In 1920, when members of the Shriners fraternity officially made the momentous decision to establish a hospital to care for children with orthopedic difficulties, perhaps few envisioned a location as unassuming as Shreveport, Louisiana, to serve as home to the pivotal endeavor. While it was a well-established port and agricultural town at the time, Shreveport was essentially unknown on a national level. Even the local Shriner membership was relatively new, with the fledgling El Karubah Shriners receiving its charter in 1914.
But by mid-1921, when plans to build the first Shriners Hospital in St. Louis, Missouri, were stalled due to issues with land acquisition, Shreveport put itself on the map.
Making the case for Shreveport
Upon learning of the plans for a system of hospitals, well-known businessman, civic leader and El Karubah Potentate (CEO) James Horace Rowland launched an aggressive campaign to bring a hospital to Shreveport. Rowland promptly began raising funds and secured the necessary land. He then enlisted the help of the Shreveport Medical Society in obtaining funding for a qualified orthopedic surgeon for one year of operation.
Joined by Shreveport Mayor L.E. Thomas and other El Karubah founding fathers, Rowland traveled to Atlanta to present his proposal to the Shriners committee overseeing the hospital initiative. Rowland laid out not only the strong local support and plans already underway, but also the potential for the Shreveport area to benefit greatly from oil and natural gas development over the years. Chaired by Sam Cochran of Dallas, Texas, the committee was impressed with the level of preparation by the Shreveport delegation. In September 1921, Rowland and the El Karubah Shriners were given the approval to proceed.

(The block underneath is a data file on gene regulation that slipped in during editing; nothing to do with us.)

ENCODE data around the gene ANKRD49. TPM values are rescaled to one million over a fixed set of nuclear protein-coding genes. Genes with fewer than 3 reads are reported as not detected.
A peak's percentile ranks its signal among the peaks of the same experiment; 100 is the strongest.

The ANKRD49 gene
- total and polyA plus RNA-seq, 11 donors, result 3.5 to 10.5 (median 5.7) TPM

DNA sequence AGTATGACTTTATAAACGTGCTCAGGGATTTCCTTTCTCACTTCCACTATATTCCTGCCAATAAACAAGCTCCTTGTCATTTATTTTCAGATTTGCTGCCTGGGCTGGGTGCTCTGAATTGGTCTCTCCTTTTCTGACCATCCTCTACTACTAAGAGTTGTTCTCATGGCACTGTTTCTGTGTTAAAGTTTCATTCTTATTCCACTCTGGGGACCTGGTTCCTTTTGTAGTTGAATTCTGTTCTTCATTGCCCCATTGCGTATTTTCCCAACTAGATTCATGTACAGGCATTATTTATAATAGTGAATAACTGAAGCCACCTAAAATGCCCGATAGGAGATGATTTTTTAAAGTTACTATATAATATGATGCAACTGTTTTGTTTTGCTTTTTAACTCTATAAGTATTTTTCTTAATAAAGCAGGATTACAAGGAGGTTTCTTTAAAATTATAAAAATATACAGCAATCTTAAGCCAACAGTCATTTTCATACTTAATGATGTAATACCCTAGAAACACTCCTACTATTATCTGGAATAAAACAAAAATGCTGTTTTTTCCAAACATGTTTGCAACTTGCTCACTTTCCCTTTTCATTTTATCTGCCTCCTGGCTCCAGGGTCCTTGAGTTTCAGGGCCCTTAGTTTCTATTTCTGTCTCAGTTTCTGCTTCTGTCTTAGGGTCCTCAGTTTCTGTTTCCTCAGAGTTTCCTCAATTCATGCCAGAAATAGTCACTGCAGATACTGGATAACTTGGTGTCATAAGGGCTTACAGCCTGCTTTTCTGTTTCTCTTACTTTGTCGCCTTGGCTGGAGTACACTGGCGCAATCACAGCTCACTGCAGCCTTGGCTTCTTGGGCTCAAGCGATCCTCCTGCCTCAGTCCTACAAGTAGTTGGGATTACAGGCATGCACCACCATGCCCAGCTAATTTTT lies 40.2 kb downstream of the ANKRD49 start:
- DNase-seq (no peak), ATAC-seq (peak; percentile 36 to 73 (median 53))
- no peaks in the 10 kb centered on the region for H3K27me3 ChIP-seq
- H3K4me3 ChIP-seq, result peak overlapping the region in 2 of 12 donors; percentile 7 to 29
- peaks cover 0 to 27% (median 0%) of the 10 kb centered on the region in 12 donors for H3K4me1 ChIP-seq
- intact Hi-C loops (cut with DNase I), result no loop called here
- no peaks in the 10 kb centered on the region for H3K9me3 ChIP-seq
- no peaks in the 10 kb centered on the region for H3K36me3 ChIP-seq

When reporting back to his constituents following the approval of Shreveport as the first host city, Rowland recalled significant competition among the potential host cities.
“While we had all hoped that Shreveport would be selected as the location … there was tremendous pressure brought to bear by other cities, and there appeared to be little assurance that the town had a chance,” Rowland recalled in a 1921 newspaper interview. “I feel that the work done by El Karubah’s representatives … was mainly instrumental in the adoption of the hospital plan as a whole.”
Planning a special place for kids
With the path cleared for establishing a hospital in Shreveport, area Shriners turned their attention toward planning the new facility. The Shriners called upon Edward Frank Neild, a prominent local architect and founding father of El Karubah Shriners, to lead the design effort. Neild, who had previously contributed his talents to elaborate local landmarks including the Scottish Rite Cathedral, B’nai Zion Temple and Caddo Parish Courthouse, created an ornate design, drawing inspiration from the Scottish Rite Hospital in Atlanta. Neild would go on to have a prolific career, including being tapped by President (and Shriner) Harry S. Truman to provide consultation for both renovations to the White House and the design work for the Truman Library.
Plans for the first Shriners Hospital called for a 60-bed facility, separated into 30-bed boys’ and girls’ wards. The 5.9- acre plot of land at the corner of Kings Highway and Samford Avenue, secured by the El Karubah Shriners, would later be purchased by the Shriners at a cost of $35,000 and donated to the hospital. Cost estimates for construction and equipment totaled about $300,000.
In May of 1922, the cornerstone for the world’s first Shriners Hospital was placed during a ceremony with an audience including throngs of Shriners, friends and well-wishers. Officiated by Imperial Potentate (fraternity CEO) Ernest Cutts (Alee Shriners), the ceremony ensured the Shreveport facility’s legacy as the first Shriners Hospital and physically signaled the start of an ambitious and unprecedented effort to provide essential care to children in need.